Mar 25 2014
There are many public intellectual debates occurring over scientific and skeptical issues – the place of creationism vs evolution in public science classes, the including of alternative medicine in academic curricula, the validity of debate on global warming, etc.
Many of these issues, while important, are proxy issues for a deeper cultural conflict – the role of standards in the intellectual, academic, and scientific spheres.
Scientific skeptics (whether they go by that label or not) generally take the position that there should be fair and reasonable standards by which to evaluate any factual claim or intellectual position. We need a process to ensure that our collective thinking is logically valid, balanced in it judgments, and properly accounts for all available evidence. With regard to empirical claims, we call this process science, but these virtues are generic to any intellectual endeavor.
Therefore, what gets taught is public science classrooms should meet some reasonable standard to be consider part of mainstream science. The standard of care in medicine should follow some evaluation of evidence and outcome. Peer-reviewed scientific or academic journals need to have a standard of quality and transparency. Licensed professionals should be required to meet some standard of professionalism, knowledge, and ability.
Underlying all of these issues is the more fundamental issue of standards.
There are those, however, who do not want standards. It is not by coincidence that these are the people who do not or cannot meet existing standards. They feel it is better to whine about the standards than to improve the quality of their claims and arguments.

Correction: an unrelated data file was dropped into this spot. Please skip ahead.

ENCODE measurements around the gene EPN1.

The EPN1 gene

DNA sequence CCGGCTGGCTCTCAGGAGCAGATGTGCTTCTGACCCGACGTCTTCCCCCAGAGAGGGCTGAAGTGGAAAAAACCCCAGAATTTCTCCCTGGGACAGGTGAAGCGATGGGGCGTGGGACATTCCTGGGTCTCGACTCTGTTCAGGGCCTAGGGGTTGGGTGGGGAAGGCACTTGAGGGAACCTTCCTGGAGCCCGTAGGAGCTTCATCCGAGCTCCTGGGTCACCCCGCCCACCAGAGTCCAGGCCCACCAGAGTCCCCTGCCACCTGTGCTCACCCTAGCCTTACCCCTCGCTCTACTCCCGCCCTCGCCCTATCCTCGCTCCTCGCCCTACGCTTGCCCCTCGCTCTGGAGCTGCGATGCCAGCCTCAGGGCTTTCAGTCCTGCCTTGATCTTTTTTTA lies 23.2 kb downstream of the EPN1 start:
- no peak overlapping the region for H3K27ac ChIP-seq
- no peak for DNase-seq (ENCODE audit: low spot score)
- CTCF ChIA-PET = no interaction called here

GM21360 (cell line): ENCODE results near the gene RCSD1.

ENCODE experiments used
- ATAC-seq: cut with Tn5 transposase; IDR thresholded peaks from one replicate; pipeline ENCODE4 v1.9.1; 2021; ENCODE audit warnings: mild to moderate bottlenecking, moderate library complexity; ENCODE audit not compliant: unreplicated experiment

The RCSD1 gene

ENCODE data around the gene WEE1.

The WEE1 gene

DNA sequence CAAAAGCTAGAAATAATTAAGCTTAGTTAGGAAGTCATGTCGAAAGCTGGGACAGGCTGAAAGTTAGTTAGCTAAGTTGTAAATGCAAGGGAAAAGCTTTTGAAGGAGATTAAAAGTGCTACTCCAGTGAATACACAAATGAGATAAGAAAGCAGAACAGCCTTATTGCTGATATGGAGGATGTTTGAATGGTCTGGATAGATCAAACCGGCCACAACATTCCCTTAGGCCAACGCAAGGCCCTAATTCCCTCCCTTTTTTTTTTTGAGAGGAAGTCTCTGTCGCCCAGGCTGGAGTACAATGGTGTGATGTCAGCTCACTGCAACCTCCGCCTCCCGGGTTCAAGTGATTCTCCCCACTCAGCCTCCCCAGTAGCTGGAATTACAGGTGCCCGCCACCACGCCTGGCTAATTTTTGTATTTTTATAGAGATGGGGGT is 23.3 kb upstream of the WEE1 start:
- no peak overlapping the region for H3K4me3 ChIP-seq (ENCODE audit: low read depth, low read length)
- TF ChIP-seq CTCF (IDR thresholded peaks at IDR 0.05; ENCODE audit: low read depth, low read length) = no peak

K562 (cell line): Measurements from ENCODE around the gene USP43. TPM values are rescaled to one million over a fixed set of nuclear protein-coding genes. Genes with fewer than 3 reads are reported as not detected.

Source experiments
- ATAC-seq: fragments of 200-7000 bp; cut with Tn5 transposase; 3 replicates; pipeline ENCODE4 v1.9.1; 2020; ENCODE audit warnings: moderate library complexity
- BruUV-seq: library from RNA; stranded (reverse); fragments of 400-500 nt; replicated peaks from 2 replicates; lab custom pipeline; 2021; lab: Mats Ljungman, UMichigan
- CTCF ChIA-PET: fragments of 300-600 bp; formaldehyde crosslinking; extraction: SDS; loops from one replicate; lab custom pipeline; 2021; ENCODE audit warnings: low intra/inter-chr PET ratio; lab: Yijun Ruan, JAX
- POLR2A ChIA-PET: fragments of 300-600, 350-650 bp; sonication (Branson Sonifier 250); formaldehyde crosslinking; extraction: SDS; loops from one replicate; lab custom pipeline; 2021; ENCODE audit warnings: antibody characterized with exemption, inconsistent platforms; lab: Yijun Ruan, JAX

They typically will characterize quality standards as oppressive, closed minded, protectionist, and elitist. As they continue down that rabbit hole, they further claim that standards are really just part of a conspiracy by those in power to protect their privilege or world view.
I am, in fact, happy to see this basic struggle apply to Wikipedia, because it means that Wikipedia has sufficient standards in place to at least annoy some cranks enough to complain about it.
A petition on Change.org, in fact, asks Wikipedia founder, Jimmy Wales, to be more open to fringe claims about “holistic” medicine. They hit all the red flags about interpreting standards as a conspiracy, and name skeptics as the primary perpetrators of this conspiracy.
You can read the entire text, and some more commentary on the issue, at Respectful Insolence.
Here is Jimmy Wales response:
No, you have to be kidding me. Every single person who signed this petition needs to go back to check their premises and think harder about what it means to be honest, factual, truthful.
Wikipedia’s policies around this kind of thing are exactly spot-on and correct. If you can get your work published in respectable scientific journals – that is to say, if you can produce evidence through replicable scientific experiments, then Wikipedia will cover it appropriately.
What we won’t do is pretend that the work of lunatic charlatans is the equivalent of “true scientific discourse”. It isn’t.
Nicely done. Wales is essentially saying, we have standards. Deal with it.
As Orac points out, however, you have to be careful about using publication in peer-reviewed journals as a dominant criterion. The infiltration of nonsense into academia is such (combined with the proliferation of low-quality journals) that this is an insufficient criterion.
But the broader point is well made. There are standards of what is consider a legitimate claim. If you can’t meet that standard, stop whining about it, and certain don’t expect Wikipedia to lower their editorial standards just to let in your particular brand of nonsense.
This one definitely goes in the win column.
20 Responses to “Standards of Evidence – Wikipedia Edition”
Leave a Reply
You must be logged in to post a comment.